So it seemed that even the most iconic of burgers might feel the brush of a feather: McDonald’s is testing out a version of its marquee offering, the Big Mac, that swaps out the beef burgers for chicken patties, the company inevitable says. “We’re always looking to give our fans more ways to enjoy the classic menu items they know and love,” the company said in an email responding to The Washington Post’s query about the rumored new offering.
McDonald’s plans to test the chicken version of the Big Mac, after introducing it earlier this year for a run in the UK, for a limited time at Miami-area locations, starting later this month. And it hinted that the offering could eventually go national if stateside reviews are good enough. “While not everything we test makes it on our US menus, we’ll use this time to gather feedback from both customers and restaurant crew as we consider opportunities to offer more delicious options in the future,” the company said in the email.
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The formula is familiar (remember the jingle?) — there’s the special sauce, shredded lettuce, American cheese, pickles, served on a sesame-dotted bun — but the new riff substitutes two “tempura chicken patties” for the classic burger meat. (McDonald’s statement did not mention the customary diced onion that comes on the Big Mac.) The combination sounds so predestined, it makes you wonder why McDonald’s didn’t think of it sooner, particularly because the chain had initially faltered in the Great Chicken Sandwich Wars. The Golden Arches was slow to the draw after Popeye’s sandwich took off in 2019, and franchisees complained that they lacked a “premium” chicken offering to compete with Chick-fil-A and other competitors.
Seemingly to buy time before introducing its own version, McDonald’s tried out a nominally “spicy” chicken sandwich that at the time I noted seemed like “an amalgamation of various spare parts lying around the company garage,” including a Big Mac bun, a regular chicken patty, and barbecue sauce that tasted like it could have been licked off a McRib. Now, with the Chicken Big Mac, the company has another menu item that seems similarly to be assembled from ingredients already in the Golden Arches’ pantry (though perhaps the chicken patty is a new model), that actually appeals.
The Big Mac, which was introduced in 1968, long ago transcended its status as a mother sandwich. It’s become both an avatar for American capitalism and a stand-in for lowbrow taste. And so it seems the right palimpsest for reflecting the current obsession with chicken generally and with fast-food fried pucks more specifically. McDonald’s has tinkered with the formula before, briefly offering four- and one-patty versions in the US and marketing other riffs, including the Samurai Mac in Japan and the Grand Big Mac, in other markets.
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Even before the Chicken Big Mac sandwich debuted across the pond, clever “hackers” — people who either custom-order off fast-food menus or order multiple items and mash them together themselves — were already enjoying it. They are a thing on TikTok: some people apparently convinced their local McDonald’s to make them, while others went to DIY route, using the chicken from other sandwiches.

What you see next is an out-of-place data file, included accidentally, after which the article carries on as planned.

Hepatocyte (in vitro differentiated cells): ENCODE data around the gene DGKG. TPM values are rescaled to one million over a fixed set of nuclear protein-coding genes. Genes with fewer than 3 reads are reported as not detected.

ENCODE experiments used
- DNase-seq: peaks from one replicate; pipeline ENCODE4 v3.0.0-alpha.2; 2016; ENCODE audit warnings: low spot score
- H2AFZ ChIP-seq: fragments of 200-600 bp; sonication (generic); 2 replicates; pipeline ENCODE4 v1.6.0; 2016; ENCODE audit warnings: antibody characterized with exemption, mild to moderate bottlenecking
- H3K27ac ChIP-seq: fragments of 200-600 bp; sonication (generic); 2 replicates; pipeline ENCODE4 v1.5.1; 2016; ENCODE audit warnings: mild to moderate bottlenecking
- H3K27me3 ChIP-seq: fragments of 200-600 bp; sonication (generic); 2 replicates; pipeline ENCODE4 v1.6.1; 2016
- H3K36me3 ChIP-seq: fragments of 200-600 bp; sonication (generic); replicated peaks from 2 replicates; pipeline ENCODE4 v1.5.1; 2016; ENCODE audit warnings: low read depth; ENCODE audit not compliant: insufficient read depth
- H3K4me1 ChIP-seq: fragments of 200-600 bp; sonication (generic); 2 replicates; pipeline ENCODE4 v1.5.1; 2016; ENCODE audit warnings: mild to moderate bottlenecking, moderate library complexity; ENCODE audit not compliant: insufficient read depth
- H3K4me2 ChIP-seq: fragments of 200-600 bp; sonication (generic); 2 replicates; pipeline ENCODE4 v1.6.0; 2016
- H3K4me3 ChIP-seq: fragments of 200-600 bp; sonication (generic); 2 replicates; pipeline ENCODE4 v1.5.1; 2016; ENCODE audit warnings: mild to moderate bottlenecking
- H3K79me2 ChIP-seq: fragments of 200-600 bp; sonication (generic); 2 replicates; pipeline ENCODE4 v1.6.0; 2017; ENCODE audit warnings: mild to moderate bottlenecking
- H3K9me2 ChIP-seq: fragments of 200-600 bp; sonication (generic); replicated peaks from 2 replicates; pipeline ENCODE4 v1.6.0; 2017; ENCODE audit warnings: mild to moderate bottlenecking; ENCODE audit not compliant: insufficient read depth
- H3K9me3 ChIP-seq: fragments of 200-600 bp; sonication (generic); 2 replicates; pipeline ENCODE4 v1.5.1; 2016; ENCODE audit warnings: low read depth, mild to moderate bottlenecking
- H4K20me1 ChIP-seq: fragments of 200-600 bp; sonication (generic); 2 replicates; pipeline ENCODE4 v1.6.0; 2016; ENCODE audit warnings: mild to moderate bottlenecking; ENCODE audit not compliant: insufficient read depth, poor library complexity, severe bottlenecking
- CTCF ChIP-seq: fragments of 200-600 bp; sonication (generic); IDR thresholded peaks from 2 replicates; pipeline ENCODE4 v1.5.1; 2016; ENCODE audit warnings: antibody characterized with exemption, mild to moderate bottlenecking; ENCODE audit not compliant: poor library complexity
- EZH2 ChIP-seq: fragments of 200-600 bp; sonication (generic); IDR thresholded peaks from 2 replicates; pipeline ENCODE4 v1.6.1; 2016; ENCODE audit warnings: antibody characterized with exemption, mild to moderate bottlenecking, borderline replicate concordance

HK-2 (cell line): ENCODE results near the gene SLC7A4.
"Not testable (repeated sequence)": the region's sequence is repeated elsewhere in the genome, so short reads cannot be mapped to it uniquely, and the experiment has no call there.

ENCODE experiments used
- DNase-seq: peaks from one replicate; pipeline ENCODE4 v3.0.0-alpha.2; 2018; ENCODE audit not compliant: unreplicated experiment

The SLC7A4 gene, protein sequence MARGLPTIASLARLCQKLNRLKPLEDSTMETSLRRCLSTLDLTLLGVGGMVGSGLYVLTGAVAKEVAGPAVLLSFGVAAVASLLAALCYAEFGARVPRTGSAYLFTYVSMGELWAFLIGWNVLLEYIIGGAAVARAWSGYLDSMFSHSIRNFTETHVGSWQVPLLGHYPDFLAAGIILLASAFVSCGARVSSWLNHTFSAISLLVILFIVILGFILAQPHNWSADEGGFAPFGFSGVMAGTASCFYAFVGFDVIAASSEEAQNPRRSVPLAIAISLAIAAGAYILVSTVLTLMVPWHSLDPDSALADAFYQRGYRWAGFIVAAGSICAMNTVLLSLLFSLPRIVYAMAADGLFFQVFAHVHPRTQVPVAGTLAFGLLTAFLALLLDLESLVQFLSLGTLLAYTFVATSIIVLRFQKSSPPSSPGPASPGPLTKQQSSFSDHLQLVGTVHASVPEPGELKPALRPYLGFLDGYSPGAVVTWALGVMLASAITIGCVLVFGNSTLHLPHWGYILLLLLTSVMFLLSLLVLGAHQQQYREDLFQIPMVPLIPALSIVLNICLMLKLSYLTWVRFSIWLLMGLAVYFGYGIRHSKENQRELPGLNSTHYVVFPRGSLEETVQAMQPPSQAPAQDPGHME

And the glowed-up Big Mac hype spread even more when Mark Vayntraub, a food-obsessed blogger and social media influencer who uses the handle @markie_devo, posted a tantalizing bit of news: US employees were being trained to make the new item, he said, citing McDonald’s workers as his sources. He even posted an image of what looked like an instruction sheet for making it, and a prompt to ask any customer ordering a Big Mac a heretofore unheard of question: “Will that be a Chicken Big Mac?”
Since Miami is a little far to go for a chicken sandwich, we opted for the hackers’ route, approximating the new menu item by following the instructions on that card and ordering two McChickens (they have a flatter, more compact shape than McDonald’s other chicken sandwiches, which would make for a too-towering final product) and harvesting their patties. We took a standard Big Mac, and performed a little culinary surgery to remove the beef discs (the American cheese had melded itself onto the burgers, so there was scraping involved), before making the swap.
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The result was … pretty much what you would expect, which in this case is a compliment. The thing about Big Macs is that the beef has always seemed secondary — to me, the burger is defined by the tangy Thousand-Island-like sauce, the briny pickles and the shower of shredded lettuce. The chicken version is not that different from its beefy brother, with the patty itself taking a back seat in a minivan of flavors driven by the toppings (although the crisp patty does add a nice textural contrast that the regular burger does not).
If you’re a Big Mac fan, this might be the bird you’ve been waiting for, although if you can’t convince your local McDonald’s to make the swap for you, it can be pricey to concoct yourself, since it takes two McChicken sandwiches and a Big Mac to create.
And while there’s no guarantee that the Chicken Big Mac will ever show up on your local light-up drive-through menu, it’s worth keeping an eye out. McDonald’s might not be reinventing the wheel here, but just hitching it to a crispier wagon.